U.S. Senator Ron Wyden – New Senate Republican Tax Bill Medicare Cuts

 

U.S. Senator Ron Wyden
November 15, 2017

Washington, D.C. – Senate Finance Committee Ranking Member Sen. Ron Wyden, D-Ore., today gave the following remarks as the Finance Committee began consideration of a new version of the Senate Republicans’ tax bill.

It’s now day three of this tax debate, and this bill seems to get worse by the hour. It started off as a tax hike on nearly 14 million Americans to pay for multi-trillion dollar handouts to multinational corporations and new loopholes for tax cheats.

Then the news broke that these corporate handouts are going to force billions of dollars in cuts to Medicare. And Republican leaders said that entitlements are next after taxes, which means further cuts to Medicare, cuts to Medicaid, and cuts to Social Security.

Let’s cut to early yesterday afternoon. The Republicans couldn’t get through lunch without hatching another plot to go after Americans’ health care. Apparently somewhere between the salad course and the entree, it was decided that permanent corporate tax cuts should be paid for, in part, by kicking 13 million Americans off their health care and raising premiums for millions more. Let’s not kid around, this is not just another garden variety attack on the Affordable Care Act. This is repeal of that law.

That brings us to today, when the American people are learning that individuals are only getting temporary tax cuts out of this Republican bill, but corporations are getting permanent cuts. What a double standard that is. For multinational corporations their handouts are set in stone, written in ink, locked in place with the key thrown away. But not for the middle class.

The Treasury Secretary even said that was where the administration was going to draw its line in the sand — permanent breaks for multinational corporations. But they’re not drawing any lines in the sand when it comes to permanently protecting middle class families.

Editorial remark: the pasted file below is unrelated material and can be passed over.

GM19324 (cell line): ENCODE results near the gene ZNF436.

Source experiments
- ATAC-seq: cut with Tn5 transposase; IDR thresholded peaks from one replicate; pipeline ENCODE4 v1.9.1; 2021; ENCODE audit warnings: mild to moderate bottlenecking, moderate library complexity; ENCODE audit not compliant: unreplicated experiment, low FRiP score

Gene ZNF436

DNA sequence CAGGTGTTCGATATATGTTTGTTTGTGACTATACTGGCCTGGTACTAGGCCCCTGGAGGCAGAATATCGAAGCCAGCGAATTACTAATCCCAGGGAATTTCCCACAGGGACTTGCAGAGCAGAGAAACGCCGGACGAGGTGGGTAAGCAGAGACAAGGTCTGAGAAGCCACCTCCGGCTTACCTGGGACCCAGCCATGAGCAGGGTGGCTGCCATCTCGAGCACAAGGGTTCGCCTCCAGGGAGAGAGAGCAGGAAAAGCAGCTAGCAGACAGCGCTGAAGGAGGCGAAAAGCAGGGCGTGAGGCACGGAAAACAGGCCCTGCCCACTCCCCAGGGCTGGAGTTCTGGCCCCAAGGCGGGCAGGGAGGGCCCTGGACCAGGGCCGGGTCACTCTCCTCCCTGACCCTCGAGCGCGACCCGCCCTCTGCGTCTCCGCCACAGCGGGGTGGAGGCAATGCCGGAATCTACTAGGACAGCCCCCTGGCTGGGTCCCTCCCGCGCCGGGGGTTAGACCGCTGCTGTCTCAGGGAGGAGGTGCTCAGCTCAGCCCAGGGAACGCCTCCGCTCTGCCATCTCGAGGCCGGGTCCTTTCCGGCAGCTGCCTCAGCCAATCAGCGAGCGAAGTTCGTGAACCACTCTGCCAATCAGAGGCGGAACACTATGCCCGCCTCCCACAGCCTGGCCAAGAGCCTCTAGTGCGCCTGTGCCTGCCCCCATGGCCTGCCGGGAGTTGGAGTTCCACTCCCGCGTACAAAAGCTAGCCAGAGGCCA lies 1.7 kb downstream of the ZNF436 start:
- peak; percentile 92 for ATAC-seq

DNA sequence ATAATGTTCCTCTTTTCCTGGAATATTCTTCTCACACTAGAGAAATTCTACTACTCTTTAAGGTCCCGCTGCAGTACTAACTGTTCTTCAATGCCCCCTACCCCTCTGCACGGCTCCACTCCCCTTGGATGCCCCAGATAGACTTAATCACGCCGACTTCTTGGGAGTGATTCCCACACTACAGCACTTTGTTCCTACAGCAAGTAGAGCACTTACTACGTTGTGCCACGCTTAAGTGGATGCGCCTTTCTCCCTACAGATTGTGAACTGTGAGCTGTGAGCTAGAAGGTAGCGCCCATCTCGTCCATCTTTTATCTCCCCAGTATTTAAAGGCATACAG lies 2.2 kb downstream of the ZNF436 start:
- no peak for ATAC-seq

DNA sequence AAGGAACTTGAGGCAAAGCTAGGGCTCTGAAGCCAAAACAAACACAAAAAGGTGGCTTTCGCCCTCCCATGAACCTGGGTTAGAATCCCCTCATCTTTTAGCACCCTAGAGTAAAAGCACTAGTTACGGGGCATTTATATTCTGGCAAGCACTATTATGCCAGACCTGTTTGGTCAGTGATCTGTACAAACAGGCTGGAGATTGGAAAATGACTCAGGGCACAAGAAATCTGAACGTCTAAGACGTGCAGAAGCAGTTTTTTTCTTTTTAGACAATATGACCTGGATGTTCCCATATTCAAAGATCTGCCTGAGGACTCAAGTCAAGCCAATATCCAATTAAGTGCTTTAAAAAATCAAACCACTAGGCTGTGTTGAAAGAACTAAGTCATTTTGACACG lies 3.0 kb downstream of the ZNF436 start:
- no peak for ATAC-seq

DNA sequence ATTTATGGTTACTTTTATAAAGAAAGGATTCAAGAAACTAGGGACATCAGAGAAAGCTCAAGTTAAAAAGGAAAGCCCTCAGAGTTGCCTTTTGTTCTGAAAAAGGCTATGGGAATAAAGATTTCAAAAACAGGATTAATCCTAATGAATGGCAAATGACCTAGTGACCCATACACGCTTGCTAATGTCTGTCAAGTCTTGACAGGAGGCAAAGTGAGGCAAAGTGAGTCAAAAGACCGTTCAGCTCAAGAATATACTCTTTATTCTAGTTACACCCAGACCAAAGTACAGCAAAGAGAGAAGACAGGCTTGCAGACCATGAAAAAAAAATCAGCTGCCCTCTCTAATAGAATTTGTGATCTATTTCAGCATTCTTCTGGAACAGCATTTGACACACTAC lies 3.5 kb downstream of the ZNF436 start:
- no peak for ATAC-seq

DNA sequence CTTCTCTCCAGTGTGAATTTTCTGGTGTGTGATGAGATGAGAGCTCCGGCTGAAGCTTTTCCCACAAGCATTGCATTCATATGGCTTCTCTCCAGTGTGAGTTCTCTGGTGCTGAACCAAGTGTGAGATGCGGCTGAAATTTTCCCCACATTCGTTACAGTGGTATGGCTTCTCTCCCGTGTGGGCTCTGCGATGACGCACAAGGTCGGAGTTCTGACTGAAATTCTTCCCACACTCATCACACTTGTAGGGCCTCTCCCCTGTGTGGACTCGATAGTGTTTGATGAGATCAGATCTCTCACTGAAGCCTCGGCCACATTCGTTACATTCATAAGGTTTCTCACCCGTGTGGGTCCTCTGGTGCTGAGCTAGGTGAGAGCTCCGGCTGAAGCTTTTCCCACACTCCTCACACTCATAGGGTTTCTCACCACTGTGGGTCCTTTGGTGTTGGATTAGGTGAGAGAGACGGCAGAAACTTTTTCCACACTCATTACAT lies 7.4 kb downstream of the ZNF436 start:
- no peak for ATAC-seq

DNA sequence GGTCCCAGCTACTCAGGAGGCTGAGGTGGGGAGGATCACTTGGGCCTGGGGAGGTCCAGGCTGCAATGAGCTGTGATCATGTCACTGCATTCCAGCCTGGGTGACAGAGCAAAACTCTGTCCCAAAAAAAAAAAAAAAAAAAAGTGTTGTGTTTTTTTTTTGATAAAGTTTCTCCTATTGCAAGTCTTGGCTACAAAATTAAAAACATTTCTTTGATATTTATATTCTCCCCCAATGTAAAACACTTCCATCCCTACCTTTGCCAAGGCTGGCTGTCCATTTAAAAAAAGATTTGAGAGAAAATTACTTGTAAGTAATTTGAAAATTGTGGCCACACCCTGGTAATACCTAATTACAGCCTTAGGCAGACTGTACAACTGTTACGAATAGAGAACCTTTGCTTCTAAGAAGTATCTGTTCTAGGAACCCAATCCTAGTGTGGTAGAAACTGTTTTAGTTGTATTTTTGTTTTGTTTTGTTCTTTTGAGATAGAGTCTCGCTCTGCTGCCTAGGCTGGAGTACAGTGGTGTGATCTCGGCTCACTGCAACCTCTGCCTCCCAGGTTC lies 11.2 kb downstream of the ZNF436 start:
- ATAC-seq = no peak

In fact, for middle-income families, this deal is looking worse and worse. It used to be a promise of a tax cut — cash back in their pockets. Now it’s a roll of the dice. Families are going to have to hope they’re not going to be among the millions whose taxes go up.

So bottom line, my colleagues on the other side have now shown their hand. The corporate handouts are permanent, the family breaks are not. In fact, they don’t even make it a full decade.

To pay for these handouts to multinational corporations, millions of Americans are going to lose their health care, millions will see their premiums skyrocket, and millions will get hit with a tax hike. That’s what’s on offer as of today.

Rocky Mountain Region Announces 2017 Temporary Job Opportunities

Revised application time frames announced

GOLDEN, Colo., Jan. 12, 2017 – The Rocky Mountain Region of the U.S. Forest Service is hiring over 900 temporary jobs in a variety of exciting and rewarding occupations for the 2017 field season throughout national forests and grasslands in Colorado, Kansas, Nebraska, South Dakota and Wyoming.

Temporary jobs are available in a variety of exciting and rewarding occupations such as fire, trails, forestry, engineering, wildlife, recreation, fisheries, archaeology and administrative support.

Job seekers can apply for temporary jobs during the revised time frames below. Fire jobs and other jobs with early start dates have been extended through midnight EST Jan. 13. Job seekers who applied during the initial time frame of Jan. 4-10, do not need to reapply.

Revised Application Time Frames

·        Jan. 12-13, 2017: Wildland fire jobs and other early season temporary jobs

·        Feb. 2-8, 2017: Recreation, fisheries, forestry, engineering and other jobs

Temporary job opportunities are searchable online at www.fs.usda.gov/main/r2/jobs. Job seekers can apply through USAJOBS during the applicable time frames at www.usajobs.gov.

Below are resume tips and application resources to support job seekers in applying for jobs with the Rocky Mountain Region.

Resume Tips

  • Include all required information (e.g., name, address, previous work history with dates and hours worked per week, etc.)
  • Tailor your resume to each job announcement
  • Spell out acronyms
  • Be honest
  • Write clear and concise statements
  • Use active verbs
  • Proofread your resume

Application Resources